• Hi Ken,

      Thanks for reporting this. And no worries on the name spelling. 🙂

      I updated the macro to check the version and set the separator accordingly. The code in the post and the example file have been updated.

      Thanks again!

  • Referring to my previous post made a few minutes ago: Your macro works fine with another trial workbook. The workbook that creates the crash is a lot more complicated but I don’t see why that would matter.

  • John,

    what does the following part of your code bring about? At first sight, it doesn’t seem to be necessary! At least, I cannot make out a difference after deleting this part.

    ‘Scroll to active tab in original window
    ActiveWindow.ScrollWorkbookTabs Position:=xlFirst
    ActiveWindow.ScrollWorkbookTabs Sheets:=iActive

    ‘Scroll to active tab in new window
    Windows(ActiveWorkbook.Name & ” – ” & iWinCnt).Activate
    ActiveWindow.ScrollWorkbookTabs Position:=xlFirst
    ActiveWindow.ScrollWorkbookTabs Sheets:=iActive

    • Hi Frank,

      Great question! This makes the sheet tab at the bottom visible. If the workbook has a lot of sheets, then the active tab might not be visible at the bottom of the application after the screen is split. Especially if you are working on a laptop or smaller resolution monitor.

      If you don’t have this section of code then you will like have to scroll to find the sheet tab.

      I’m not sure if this happens on older versions of Excel, but definitely an issue on the current version. So I added this section of code to make the active sheet tab visible at the bottom of the application.

      I hope that helps.

  • Thanks for this Jon – It works great! I have one additional suggestion – retain the zoom level on each page. I updated the code to do that by adding an iZoom variable to store the zoom and then reapply on the new sheet. (I have a wide variety of zoom levels in out workbooks).
    I tried copying the updated code here in the comment but it went to a 404 error when I tried to submit.

  • I received a runtime error when copying your macro on the following line

    Windows(ActiveWorkbook.Name & sSep & “1”).Activate

    Run-time error ‘9’:

    Subscript out of range

    any hep on debugging is much appreciated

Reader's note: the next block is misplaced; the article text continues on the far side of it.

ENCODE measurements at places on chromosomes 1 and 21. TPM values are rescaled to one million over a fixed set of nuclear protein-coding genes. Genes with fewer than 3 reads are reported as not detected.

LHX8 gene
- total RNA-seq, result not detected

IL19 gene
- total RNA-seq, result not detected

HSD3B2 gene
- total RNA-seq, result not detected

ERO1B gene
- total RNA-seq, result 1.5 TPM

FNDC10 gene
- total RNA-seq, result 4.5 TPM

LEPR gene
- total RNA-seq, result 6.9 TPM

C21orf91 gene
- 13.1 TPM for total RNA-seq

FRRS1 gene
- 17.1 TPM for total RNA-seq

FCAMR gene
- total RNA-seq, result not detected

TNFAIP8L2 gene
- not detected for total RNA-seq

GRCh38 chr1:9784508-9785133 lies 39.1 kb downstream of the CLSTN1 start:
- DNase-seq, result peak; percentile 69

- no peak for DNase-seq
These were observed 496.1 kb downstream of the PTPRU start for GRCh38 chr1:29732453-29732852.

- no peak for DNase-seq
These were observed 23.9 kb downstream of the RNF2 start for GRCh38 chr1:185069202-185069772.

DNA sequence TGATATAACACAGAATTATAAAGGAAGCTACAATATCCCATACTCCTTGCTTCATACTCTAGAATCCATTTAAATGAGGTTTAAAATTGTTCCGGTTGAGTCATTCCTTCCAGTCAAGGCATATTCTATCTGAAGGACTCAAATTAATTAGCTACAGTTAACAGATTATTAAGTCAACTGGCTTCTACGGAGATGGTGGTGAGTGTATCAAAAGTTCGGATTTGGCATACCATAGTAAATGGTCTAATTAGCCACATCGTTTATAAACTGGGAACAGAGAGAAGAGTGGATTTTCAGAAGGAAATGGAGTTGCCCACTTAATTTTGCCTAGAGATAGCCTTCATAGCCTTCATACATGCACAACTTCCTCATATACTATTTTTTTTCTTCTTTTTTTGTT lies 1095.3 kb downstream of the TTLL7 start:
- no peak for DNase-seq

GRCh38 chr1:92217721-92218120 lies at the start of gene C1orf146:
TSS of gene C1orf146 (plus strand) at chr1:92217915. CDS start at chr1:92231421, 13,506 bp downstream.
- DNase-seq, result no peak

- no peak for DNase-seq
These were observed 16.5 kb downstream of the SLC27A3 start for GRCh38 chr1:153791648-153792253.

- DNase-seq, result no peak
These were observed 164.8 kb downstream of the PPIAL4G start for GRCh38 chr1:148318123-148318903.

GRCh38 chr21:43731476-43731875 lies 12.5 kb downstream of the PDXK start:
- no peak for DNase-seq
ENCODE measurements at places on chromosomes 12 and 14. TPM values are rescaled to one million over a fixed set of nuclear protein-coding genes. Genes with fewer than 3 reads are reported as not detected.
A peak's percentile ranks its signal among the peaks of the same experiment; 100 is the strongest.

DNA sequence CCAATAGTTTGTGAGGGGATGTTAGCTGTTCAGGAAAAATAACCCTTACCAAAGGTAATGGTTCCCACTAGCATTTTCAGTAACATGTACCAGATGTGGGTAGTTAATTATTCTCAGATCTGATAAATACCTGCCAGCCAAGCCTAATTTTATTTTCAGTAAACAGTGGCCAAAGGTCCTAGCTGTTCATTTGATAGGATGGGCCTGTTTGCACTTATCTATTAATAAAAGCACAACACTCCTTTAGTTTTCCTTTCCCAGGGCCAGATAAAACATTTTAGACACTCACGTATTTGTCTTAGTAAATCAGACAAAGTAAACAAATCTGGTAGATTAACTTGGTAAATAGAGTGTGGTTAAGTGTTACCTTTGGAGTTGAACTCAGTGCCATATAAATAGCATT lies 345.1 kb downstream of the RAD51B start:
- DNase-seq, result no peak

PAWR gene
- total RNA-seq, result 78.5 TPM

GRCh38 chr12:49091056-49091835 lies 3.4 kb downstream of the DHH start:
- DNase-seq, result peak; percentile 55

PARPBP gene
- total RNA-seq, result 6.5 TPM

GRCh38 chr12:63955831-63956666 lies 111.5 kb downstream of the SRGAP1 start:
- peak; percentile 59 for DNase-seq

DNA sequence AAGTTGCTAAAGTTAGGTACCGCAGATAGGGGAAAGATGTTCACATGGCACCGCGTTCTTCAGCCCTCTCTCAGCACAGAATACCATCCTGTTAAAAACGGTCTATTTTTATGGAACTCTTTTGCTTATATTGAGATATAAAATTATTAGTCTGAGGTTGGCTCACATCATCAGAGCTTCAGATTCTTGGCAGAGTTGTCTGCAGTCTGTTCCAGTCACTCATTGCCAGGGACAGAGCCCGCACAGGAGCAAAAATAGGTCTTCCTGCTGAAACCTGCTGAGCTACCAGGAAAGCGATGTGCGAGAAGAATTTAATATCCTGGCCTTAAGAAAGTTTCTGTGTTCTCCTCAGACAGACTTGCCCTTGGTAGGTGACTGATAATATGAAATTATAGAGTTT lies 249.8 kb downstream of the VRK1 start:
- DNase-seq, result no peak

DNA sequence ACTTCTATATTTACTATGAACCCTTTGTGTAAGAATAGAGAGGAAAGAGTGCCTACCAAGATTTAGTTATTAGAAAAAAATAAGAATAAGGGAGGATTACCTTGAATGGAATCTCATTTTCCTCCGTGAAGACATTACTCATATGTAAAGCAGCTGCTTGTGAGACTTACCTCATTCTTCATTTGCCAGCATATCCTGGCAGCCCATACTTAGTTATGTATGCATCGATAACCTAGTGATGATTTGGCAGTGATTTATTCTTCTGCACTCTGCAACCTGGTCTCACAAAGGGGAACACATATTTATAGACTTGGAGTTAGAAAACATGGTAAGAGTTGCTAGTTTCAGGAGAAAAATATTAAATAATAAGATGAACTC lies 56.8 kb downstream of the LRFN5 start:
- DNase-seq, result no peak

• I got this error too. I’m on Excel 2016. My window separator is : (at top of Window it’s Filename.xlsm:1 or Filename.xlsm:2 and apparently some versions use a – instead. Just try New Window in Excel and you’ll see what your separator is) and so I had to manually set it… Comment out the entire IF of InStr with : and just add

      sSep = “:”

      then it worked for me. I left the commented code in case I need it in the future but you could just delete the IF structure and leave the sSep set to colon like above.

      I also took out the optional split view at the end because thank goodness for lots of monitors.

      Thanks to Jon for writing this. I also voted on Excel user voice. This was driving me crazy today while working in a workbook with 3 or 4 tabs with panes frozen all over the place – only to lose all the settings (and zoom – thanks for adding that) in a new window. I feel like this used to work. -_- UGH! What a waste of time!!! Thanks again. 🙂

  • Fantastic Tip Jon,

    I’ve always used a second window, however, had issues with regards to the freeze panes etc.

    No more 🙂


  • I’m getting the same error as Justin (May 9 2019) below; I’m getting a runtime error on

    Windows(ActiveWorkbook.Name & sSep = “:”).Activate

    I’m running Excel 2013; the separator is “:” i.e. filename:1 and filename:2.

    Any advice is much appreciated!

  • Hi Jon, thank you very much for your macro. I installed it on my personal workbook and it helps me a lot!

    I just did one change: your macro is not copying the .view property of the original workbook. This view property can either be xlNormalView, xlPageBreakPreview, xlPageLayoutView.
    So I added this parameter to be copied to the new window.

    Maybe you should also add it to macro.

  • Works great, except if the first row on a sheet is hidden. This appears to be a VBA bug. Workaround is to unhide first row, freeze panes, then re-hide first row on when looping through the worksheets. Unfortunately this also required setting ScreenUpdating to FALSE, not sure why. Any better solutions would be welcome.

  • Absolute lifesaver.

    A quick ask – some of the users of my models use Macs and this does not work for them (and they break my files).

    Specifically, they get an error within the Windows(ActiveWorkbook.Name & sSep & “1”).Activate line.

    I assume it is due to the separator used on a Mac version of Office 365 vs. Windows. No luck troubleshooting myself – any suggestions?